In rural New Mexico, water systems need funding and support

As state representative, Susan Herrera, D-Embudo, listened to discussions on drought in New Mexico at a legislative committee on water and natural resources meeting, she thought about rural water supply systems in her district of Rio Arriba County, where she said four utilities needed temporary backup water due to infrastructure failure.

There are hundreds of small, community-owned water supply systems in the state, known as mutual associations of domestic water users. Herrera urged state lawmakers to remember that rural water supply systems may need more support than urban water supplies.

“Most of the drinking water in rural communities depends on these voluntary mutual domestic water systems,” Herrera said in an interview with NM political report. “And we haven’t really given them the resources to do the job they need. “

She said most of the small mutual domestic water systems are in trouble. They face challenges like aging infrastructure and some have maximized their ability to take new loans and, she said, they have systems to fix.

The impacts of climate change on water supply are not hard to notice as reservoir levels decline and rivers run out.

In one area, falling water levels resulted in an increase in silt that temporarily clogged the system, forcing the utility to clean it up, Herrera said.

In some parts of the state, water supply systems in rural areas depend on surface water from rivers. When rivers dry up, rural water supply systems have to rely on limited water storage. Meanwhile, in other parts of the state, wells are pumping water from declining aquifers.

Cities in New Mexico tend to have multiple water sources, but mutual domestic water associations sometimes have only one source and some of these are in areas where connection to regional supplies is not. possible.

Bill Conner, executive director of the New Mexico Rural Water Association, said there are some small systems that rely on a single well and drilling an additional well or two will cost a lot of money.

“I think funding is probably the biggest issue for them, being able to get funding in a timely manner to do some of the things that they have to do,” he said. NM Policy Report.

He said funding could come from state sources such as the water and capital trust fund or it could come from the federal government.

This funding could be used for projects such as drilling new wells to obtain a secondary water supply.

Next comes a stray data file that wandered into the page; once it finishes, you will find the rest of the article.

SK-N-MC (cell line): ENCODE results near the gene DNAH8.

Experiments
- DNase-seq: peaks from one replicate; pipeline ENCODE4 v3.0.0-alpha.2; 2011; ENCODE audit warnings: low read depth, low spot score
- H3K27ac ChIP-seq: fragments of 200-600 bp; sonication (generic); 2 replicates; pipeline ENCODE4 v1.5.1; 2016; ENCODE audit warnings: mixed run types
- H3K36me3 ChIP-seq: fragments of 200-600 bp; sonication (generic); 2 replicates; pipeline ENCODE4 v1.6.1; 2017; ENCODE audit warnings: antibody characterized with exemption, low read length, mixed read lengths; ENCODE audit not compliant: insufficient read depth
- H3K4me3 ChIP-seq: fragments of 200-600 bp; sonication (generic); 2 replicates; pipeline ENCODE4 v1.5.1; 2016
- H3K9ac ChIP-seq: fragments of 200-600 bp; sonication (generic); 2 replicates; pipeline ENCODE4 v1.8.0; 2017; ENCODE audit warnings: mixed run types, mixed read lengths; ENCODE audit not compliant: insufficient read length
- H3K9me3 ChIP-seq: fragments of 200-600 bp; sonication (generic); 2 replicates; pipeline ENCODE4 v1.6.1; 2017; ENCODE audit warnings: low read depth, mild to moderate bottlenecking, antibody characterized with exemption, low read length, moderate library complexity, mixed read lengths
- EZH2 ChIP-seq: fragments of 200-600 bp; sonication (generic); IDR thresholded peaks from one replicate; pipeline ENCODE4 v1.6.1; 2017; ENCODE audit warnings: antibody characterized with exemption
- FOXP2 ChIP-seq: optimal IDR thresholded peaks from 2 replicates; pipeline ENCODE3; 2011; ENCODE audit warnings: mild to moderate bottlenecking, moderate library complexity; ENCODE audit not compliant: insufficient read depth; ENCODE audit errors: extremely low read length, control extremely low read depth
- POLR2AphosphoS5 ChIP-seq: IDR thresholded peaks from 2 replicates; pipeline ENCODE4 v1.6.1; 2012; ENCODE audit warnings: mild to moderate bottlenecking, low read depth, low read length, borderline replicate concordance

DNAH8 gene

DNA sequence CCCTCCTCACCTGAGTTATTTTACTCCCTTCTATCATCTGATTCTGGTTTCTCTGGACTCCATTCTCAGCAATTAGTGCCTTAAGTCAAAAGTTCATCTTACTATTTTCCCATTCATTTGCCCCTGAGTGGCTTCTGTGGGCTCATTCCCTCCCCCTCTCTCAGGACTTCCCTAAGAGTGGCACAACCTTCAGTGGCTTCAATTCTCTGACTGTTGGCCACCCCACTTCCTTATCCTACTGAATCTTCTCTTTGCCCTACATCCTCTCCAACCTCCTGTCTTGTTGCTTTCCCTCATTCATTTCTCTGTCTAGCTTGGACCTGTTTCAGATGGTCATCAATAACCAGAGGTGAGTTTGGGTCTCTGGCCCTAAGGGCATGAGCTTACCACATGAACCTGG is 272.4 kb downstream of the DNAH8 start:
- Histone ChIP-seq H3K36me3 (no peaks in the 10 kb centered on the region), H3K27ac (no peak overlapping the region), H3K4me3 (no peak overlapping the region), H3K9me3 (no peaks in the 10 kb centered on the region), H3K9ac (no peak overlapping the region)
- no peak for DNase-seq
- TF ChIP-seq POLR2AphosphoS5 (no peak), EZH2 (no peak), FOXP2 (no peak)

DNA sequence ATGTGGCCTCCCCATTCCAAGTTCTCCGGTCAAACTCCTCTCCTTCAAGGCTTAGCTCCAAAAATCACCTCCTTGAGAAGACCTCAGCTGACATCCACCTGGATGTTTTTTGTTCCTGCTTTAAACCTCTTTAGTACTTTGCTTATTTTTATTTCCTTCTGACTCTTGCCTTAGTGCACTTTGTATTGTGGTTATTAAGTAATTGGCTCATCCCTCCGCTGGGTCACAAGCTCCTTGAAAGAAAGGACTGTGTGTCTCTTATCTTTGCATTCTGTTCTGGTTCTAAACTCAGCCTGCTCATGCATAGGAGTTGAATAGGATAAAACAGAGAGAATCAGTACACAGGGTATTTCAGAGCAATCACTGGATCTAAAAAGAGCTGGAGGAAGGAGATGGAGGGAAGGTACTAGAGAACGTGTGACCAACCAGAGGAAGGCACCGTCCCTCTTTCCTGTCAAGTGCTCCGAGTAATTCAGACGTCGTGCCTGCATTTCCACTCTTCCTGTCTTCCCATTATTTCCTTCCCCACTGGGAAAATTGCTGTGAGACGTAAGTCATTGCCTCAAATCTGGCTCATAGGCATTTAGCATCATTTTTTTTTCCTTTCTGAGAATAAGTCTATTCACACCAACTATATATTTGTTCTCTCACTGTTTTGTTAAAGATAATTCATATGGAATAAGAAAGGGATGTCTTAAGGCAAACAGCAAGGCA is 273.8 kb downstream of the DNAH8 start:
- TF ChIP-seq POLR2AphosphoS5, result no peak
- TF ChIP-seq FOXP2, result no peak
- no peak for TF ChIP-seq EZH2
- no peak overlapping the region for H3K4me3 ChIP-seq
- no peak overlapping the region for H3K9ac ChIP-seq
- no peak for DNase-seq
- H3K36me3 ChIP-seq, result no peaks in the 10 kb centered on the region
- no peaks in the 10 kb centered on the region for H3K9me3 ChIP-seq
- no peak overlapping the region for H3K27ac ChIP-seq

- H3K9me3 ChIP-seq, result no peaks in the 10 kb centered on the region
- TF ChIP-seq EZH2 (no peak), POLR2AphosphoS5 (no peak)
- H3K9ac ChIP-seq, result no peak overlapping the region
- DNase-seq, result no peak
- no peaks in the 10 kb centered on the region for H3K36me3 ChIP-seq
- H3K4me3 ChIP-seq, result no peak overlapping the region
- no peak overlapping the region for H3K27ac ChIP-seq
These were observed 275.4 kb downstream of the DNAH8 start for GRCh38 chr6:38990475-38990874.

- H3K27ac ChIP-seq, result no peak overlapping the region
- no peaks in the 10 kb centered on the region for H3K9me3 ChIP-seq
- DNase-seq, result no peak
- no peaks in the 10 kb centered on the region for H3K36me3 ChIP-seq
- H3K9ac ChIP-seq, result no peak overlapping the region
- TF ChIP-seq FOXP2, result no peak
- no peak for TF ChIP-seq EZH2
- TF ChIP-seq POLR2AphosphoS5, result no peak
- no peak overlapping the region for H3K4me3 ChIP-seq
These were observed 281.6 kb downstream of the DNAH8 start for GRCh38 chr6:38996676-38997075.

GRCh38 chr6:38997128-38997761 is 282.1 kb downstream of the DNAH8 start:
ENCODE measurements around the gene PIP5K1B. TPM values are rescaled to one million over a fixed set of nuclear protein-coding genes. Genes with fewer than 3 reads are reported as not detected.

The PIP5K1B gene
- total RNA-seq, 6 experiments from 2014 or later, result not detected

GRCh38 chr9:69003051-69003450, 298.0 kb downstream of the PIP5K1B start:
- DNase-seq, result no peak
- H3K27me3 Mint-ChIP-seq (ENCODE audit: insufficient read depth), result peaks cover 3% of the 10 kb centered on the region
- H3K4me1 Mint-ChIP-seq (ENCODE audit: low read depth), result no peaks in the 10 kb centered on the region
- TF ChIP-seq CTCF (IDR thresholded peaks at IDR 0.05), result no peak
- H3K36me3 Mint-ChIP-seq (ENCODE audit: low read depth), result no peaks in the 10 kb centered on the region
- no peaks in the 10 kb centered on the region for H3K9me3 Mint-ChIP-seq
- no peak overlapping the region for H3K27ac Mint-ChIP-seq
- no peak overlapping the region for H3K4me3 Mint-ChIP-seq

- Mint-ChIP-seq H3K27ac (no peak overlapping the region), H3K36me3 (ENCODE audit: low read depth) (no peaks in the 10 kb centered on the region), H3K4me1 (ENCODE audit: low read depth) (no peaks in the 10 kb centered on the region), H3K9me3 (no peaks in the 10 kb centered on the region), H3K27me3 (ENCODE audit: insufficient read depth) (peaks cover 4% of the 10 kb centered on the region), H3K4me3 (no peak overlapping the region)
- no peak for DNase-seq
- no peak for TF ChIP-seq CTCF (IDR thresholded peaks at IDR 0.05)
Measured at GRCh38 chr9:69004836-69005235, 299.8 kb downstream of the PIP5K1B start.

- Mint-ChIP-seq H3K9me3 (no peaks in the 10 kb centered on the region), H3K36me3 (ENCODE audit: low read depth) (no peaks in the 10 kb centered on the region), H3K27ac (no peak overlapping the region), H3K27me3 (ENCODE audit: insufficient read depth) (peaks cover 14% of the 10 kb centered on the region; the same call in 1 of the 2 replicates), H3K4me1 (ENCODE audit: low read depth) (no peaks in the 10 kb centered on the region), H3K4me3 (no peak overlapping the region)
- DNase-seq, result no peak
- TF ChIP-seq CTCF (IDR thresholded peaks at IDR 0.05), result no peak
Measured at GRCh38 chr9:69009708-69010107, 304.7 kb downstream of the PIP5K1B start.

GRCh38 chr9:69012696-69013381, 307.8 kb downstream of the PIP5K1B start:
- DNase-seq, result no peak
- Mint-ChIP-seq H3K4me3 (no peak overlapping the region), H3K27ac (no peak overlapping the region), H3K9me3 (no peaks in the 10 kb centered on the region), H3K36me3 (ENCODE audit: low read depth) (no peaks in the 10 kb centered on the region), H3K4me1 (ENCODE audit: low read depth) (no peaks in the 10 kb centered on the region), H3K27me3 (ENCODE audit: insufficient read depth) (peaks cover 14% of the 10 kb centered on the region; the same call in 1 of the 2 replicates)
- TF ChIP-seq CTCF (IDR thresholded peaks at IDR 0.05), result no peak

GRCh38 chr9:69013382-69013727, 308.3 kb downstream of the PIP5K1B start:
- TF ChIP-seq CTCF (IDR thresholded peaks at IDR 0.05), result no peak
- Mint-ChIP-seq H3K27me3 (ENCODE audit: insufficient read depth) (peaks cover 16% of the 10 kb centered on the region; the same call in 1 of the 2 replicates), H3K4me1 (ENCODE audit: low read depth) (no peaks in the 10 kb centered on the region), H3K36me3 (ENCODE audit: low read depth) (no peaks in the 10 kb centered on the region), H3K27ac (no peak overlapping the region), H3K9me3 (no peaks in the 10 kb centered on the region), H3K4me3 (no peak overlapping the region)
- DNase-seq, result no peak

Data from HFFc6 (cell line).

But, said Conner, there are many water supply systems and not all face the same challenges.

“Some people have had problems with the drought, some people haven’t,” he said.

Recent rains have helped some of the drought-stricken areas, Conner added.

“They were getting pretty nervous about what the water levels were doing,” he said.

Conner said the volunteers who run the systems do a good job of providing safe drinking water to communities, but they need help, especially in the form of funding.

Since being elected in 2018, Herrera has introduced legislation to help these water supply systems by providing subsidies – an effort that so far has proved unsuccessful. But she said NM Policy Report that she does not let herself be discouraged and work on similar legislation to be introduced in 2022.

In the meantime, Herrera is running grant writing workshops for rural water utilities.

These grants could help modernize infrastructure as water is increasingly scarce across the state. Climate change and the resulting aridification trends in the southwest underscore the need for a reliable source of drinking water.

Mutual households are a common type of water source in rural areas, but not everyone receives water from a utility.

Herrera said the tap water comes from a private well on his property. This provided him with virtually free water until the well dried up.

Herrera said she is now on a waiting list to drill new wells, which will cost her $ 20,000. And she said not everyone has that money to spend.

The difficulties she has faced since her well dried up has caused her to think more about her own water consumption.

She said the days when New Mexicans could receive free or cheap water are fading.

Herrera further said the state needs to think about how it will reward regionalization of water and encourage large water supply networks to take over small, struggling water utilities.

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